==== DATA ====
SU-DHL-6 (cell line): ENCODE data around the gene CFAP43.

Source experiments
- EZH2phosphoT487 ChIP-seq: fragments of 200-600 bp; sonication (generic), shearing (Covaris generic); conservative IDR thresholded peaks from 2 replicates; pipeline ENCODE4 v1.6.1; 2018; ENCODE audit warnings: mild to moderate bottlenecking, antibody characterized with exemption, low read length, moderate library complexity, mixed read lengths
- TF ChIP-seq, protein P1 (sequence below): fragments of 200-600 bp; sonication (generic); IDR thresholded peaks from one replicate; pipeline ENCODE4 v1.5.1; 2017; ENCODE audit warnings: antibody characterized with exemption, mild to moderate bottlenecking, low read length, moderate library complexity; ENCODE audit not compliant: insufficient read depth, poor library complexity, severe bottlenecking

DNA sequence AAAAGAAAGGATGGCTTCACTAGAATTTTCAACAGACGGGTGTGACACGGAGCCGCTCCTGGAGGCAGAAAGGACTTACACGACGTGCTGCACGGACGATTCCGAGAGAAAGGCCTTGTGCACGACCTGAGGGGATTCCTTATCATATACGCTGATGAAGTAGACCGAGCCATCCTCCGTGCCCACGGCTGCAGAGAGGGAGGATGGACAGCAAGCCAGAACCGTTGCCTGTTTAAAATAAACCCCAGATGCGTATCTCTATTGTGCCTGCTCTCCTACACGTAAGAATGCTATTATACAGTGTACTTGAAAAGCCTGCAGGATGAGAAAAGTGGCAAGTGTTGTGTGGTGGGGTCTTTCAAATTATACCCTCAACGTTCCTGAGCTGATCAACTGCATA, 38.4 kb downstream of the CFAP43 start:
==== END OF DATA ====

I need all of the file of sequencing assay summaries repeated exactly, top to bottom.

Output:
SU-DHL-6 (cell line): ENCODE data around the gene CFAP43.

Source experiments
- EZH2phosphoT487 ChIP-seq: fragments of 200-600 bp; sonication (generic), shearing (Covaris generic); conservative IDR thresholded peaks from 2 replicates; pipeline ENCODE4 v1.6.1; 2018; ENCODE audit warnings: mild to moderate bottlenecking, antibody characterized with exemption, low read length, moderate library complexity, mixed read lengths
- TF ChIP-seq, protein P1 (sequence below): fragments of 200-600 bp; sonication (generic); IDR thresholded peaks from one replicate; pipeline ENCODE4 v1.5.1; 2017; ENCODE audit warnings: antibody characterized with exemption, mild to moderate bottlenecking, low read length, moderate library complexity; ENCODE audit not compliant: insufficient read depth, poor library complexity, severe bottlenecking

DNA sequence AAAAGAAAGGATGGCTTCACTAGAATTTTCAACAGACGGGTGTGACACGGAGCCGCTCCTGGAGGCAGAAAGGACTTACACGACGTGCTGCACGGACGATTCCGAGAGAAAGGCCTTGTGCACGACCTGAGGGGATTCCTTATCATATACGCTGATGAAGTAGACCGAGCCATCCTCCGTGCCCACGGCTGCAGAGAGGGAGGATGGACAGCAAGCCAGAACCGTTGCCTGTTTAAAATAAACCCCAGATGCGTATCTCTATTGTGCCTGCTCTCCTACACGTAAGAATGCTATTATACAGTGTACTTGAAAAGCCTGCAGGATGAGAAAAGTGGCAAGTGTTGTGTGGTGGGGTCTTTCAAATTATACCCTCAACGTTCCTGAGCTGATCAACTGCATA, 38.4 kb downstream of the CFAP43 start: